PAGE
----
The sweetness and lavender infusion in this lemonade comes from making lavender syrup. Using simple syrup to sweeten lemonade is (IMO) a much simpler and more effective method of sweetening the lemonade.
There’s no excess stirring until sugar dissolves and hoping that it all actually did dissolve. It’s a hands-off process that really makes things easier in the long run.
In a medium saucepan, combine equal parts sugar and water (always see the recipe card below for full details) and the lavender flowers. Bring to a simmer, then remove from heat and set it aside while the lavender continues to infuse throughout the syrup.
The time you let the syrup sit really depends on how strong you want the lavender flavor to be. I recommend taste testing it as it sits, noting that the flavor will be diluted in the lemonade somewhat. But better to taste test it to ensure it doesn’t become too infused and ruin the flavor.
While the syrup does its thing, this is a perfect time to start squeezing out the juice from the lemons!
Step 2: Juice the Lemons
As I mentioned, fresh lemons are basically a requirement for this recipe. The flavor is unmatched!
Do note that the tartness and flavor of the lemons will vary by the variety of lemons you use. Meyer lemons are less tart than regular lemons you’ll find at the store. The sweet to tart levels can easily be adjusted to your preferences as you assemble the lemonade – more on that in a minute!
To easily juice the lemons, I recommend using a citrus juicer. There are many varieties of these on the market, and you can go as fancy or basic as you prefer. Here are a few options:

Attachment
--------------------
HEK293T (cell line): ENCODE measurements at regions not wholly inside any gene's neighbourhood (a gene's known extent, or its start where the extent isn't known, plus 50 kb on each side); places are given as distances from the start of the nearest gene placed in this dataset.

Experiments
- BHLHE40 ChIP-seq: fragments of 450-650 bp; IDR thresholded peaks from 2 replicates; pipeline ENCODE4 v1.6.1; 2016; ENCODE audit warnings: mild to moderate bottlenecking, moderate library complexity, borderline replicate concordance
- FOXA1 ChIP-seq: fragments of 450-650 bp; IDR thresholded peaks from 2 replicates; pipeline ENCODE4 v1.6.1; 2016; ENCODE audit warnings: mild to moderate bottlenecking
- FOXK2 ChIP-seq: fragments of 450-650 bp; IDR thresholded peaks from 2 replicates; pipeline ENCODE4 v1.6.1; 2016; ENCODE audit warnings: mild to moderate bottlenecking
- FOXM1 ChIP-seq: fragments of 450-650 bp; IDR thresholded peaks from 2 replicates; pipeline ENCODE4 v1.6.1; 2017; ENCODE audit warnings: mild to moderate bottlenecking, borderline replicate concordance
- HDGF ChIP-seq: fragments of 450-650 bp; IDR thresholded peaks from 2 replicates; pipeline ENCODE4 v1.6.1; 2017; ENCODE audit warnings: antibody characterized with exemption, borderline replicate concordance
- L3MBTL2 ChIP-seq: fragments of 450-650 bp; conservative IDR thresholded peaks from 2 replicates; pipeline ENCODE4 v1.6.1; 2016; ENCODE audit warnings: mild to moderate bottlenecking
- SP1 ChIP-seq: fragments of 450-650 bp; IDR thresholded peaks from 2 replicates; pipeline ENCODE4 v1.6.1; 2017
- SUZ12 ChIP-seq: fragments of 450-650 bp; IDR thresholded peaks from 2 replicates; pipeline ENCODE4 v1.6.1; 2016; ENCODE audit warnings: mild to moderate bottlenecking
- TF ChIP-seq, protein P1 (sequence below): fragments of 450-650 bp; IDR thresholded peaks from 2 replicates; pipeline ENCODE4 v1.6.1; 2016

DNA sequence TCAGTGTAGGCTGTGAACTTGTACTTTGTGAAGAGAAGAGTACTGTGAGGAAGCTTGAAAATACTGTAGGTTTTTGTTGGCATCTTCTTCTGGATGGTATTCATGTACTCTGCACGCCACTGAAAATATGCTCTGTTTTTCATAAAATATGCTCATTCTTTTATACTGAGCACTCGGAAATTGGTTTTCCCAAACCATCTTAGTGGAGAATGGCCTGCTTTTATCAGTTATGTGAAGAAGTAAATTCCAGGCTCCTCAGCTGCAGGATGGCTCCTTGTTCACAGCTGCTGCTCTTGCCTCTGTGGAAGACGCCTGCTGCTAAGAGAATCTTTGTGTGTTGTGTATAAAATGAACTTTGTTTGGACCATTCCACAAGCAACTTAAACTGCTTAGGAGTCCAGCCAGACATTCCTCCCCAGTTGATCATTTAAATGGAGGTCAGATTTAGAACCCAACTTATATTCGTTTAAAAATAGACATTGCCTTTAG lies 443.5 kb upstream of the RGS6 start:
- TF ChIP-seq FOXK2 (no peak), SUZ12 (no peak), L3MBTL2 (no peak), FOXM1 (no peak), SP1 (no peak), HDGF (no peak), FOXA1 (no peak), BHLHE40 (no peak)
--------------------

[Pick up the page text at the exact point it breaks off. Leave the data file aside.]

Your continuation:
- Citrus Press– I find these pretty effective and the squeezing is pretty easy! Do note that when you use these, you usually have to put the fruit end-side-up (so cut side down in the curve). It’s the opposite of what feels intuitive, but this will get the most juice out.
- Hand Squeezer – I honestly love these things (I often use this OXO one for cocktails) because they catch the seeds and pulp, and have a separate container for the juice.
- Citrus Reamer – I prefer this when I’m juicing a small amount of citrus, but it’s effective if it’s what you’ve got.
- Legit Citrus Juicer – we’re talking backed by power, you can get a reasonably priced citrus juicer or a fancy electric citrus juicer. I don’t have one of these, but can see them being super useful if you plan on making lemonade on the ‘reg!
Step 3: Put it All Together
Once the simple syrup is flavored to your liking, go ahead and strain out the lavender flowers. The best way to do this and remove all the bits of sediment is to use a fine-mesh strainer lined with cheesecloth or a nut milk bag. You can also just use the strainer/sieve, but a few pieces will likely still slip through.